Digital security is often not a priority for NGOs as they convince themselves that they are so public about their mission and their information is always for public consumption. However, it is no longer contestable that the operating environment for NGOs and Human Rights Defenders in Uganda has been increasingly narrowing over the last couple of decades. This situation is compounded by the regressive legal and regulatory framework that emphasizes control rather than regulation; numerous unresolved break-ins of NGO offices; and in extreme cases intimidation, arrests and or murder of NGO workers and human rights defenders.
The effects of this shrinking and risky operating environment is not only aggravated by limited knowledge of possible ways to protect civic actors and human rights defenders from harm but also a lack of skills in the basics of digital and physical security. What this means, is that, most civil society organizations and their staff do not have the necessary skills to navigate this complex environment. This has greatly hampered the effectiveness of their work and more specifically induced civic actors to withdraw from actively carrying out their mandate.
NGOs are often victims of attacks because they are believed to be aggregators of information that can be used for commercial gain as they are often seen as a trusted source of information. In some instances an attack could embed code onto the site so that visitors could be attacked from what they would believe to be a trusted source.
We are skeptical that laws will ever provide a framework on which NGOs can rely for their security as government is frequently the most active transgressor of NGOs’ digital security. To avert this negative trend and possibly mitigate the potential effects and risks associated with the increasing security threats; security training is for key for civil Society actors.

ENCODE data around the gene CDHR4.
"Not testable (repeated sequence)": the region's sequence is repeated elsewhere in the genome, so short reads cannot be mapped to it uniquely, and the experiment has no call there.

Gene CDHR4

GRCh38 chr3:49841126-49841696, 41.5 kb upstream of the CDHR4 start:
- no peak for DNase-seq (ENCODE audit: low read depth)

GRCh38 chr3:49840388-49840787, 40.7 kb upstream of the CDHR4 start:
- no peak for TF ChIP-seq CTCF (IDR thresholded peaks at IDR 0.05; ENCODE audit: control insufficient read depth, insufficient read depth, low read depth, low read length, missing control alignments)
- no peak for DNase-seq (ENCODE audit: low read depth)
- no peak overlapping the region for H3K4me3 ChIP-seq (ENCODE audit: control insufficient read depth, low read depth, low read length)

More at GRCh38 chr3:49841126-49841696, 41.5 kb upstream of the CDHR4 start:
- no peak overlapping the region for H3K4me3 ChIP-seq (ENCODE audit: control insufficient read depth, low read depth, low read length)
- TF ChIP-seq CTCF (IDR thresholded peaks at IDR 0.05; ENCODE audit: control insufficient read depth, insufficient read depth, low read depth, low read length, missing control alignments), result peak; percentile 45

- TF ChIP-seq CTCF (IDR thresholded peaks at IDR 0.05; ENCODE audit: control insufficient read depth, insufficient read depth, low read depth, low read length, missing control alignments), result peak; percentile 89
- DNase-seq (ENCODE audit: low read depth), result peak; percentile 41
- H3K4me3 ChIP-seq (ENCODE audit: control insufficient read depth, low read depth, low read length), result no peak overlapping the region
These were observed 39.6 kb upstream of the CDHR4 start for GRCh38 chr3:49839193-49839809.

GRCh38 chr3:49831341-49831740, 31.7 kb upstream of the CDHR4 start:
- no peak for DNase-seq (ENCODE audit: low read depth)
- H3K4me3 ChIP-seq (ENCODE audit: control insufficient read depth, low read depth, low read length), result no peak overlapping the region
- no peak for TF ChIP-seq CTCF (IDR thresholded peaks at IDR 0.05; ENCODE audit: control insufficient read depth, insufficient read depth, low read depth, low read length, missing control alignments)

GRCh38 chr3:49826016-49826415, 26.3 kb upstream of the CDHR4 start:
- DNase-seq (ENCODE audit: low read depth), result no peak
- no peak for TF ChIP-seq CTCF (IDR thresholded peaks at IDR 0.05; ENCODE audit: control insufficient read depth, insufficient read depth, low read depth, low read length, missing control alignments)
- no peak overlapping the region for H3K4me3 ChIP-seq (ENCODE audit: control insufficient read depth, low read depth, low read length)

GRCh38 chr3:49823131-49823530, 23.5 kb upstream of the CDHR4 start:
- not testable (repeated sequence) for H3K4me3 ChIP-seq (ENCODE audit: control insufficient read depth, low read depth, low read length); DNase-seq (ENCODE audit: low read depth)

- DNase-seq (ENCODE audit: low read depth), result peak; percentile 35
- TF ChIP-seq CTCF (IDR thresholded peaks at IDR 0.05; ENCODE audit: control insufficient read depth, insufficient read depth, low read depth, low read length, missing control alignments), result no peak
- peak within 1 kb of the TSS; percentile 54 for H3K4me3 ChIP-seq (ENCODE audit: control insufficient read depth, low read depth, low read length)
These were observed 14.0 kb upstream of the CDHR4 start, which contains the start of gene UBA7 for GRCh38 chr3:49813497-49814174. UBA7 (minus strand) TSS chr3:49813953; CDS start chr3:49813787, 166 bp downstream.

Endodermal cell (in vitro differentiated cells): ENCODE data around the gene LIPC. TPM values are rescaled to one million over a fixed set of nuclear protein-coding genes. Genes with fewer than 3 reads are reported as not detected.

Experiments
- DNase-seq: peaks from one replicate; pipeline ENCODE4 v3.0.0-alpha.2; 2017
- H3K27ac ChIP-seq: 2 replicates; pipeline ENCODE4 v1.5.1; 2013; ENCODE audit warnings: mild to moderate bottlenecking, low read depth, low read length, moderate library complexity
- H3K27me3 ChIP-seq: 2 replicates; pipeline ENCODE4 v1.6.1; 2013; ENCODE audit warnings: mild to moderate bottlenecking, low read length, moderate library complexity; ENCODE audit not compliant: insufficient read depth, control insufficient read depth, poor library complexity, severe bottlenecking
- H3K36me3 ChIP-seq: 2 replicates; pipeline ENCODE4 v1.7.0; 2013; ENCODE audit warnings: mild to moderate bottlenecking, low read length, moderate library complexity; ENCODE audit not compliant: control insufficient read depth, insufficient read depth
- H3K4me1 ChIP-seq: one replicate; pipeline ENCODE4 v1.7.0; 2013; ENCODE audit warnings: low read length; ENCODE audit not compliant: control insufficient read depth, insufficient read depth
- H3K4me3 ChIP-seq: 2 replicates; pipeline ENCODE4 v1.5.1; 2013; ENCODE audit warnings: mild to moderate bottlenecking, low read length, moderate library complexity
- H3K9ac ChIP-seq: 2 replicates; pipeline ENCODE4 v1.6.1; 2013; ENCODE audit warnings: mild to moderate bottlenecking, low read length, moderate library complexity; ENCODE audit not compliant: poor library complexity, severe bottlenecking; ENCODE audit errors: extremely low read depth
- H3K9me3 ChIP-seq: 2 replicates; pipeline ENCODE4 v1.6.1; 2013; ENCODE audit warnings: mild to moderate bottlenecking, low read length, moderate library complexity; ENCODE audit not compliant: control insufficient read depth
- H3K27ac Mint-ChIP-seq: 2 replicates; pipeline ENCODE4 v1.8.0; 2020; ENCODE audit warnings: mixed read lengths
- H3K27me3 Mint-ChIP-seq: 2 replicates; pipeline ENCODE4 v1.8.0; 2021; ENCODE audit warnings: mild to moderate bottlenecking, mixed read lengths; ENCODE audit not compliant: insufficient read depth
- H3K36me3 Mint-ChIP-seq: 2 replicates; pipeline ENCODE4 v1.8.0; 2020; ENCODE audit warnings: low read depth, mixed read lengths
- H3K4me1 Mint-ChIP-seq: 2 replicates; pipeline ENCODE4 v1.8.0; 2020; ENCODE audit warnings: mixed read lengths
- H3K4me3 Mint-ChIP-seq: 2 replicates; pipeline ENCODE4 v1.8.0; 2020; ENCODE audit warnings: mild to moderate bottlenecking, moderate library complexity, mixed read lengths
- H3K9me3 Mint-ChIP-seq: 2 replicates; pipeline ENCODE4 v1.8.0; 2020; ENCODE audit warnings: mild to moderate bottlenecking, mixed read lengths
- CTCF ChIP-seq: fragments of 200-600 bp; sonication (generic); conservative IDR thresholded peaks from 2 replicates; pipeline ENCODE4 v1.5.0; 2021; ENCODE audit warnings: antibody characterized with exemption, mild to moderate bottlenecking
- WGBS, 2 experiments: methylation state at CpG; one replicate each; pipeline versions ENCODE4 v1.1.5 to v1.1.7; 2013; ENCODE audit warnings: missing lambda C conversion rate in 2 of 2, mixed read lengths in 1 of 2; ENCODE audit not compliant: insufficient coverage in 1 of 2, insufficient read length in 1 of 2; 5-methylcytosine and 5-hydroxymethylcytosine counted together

Many times we know there are risks in the digital world but we do not know what to do about them. How do these threats work? How important is digital security? Where do we even start? It is upon this background that UNNGOF in partnership with DefendDefenders scheduled a two-day training on 10th and 11th October 2019 at Imperial Botanical Beach hotel for its board members, staff and select sub national partners to equip them with the basic skills and knowledge in physical, digital and integrated security as a pre-requisite to operate in an increasingly hostile environment.
Participants had a depth understanding of the different concepts i.e. security, safety and protection. They also had discussions around the difference between physical, digital and integrated security, security management cycle, approaches to security management which include; Pestelto, stakeholders and Actors analysis, Risk Assessment, Stress management and security planning. The training was interactive and participants shared experiences on the security challenges encountered in the past and how they overcame.
DefendDefenders provided participants with software used to protect their work and gadgets from hackers such as; Virtual Private Network (VPNs) and Malware. They also undertook exercises on how the internet works, device security hygiene checks, backup with Google drive and online security focusing on the phishing trail.
Throughout the two days, participants clearly comprehended what digital security entails and how they can protect their work from hackers. Participants were challenged to reflect on their practices, take practical steps to improve their online security.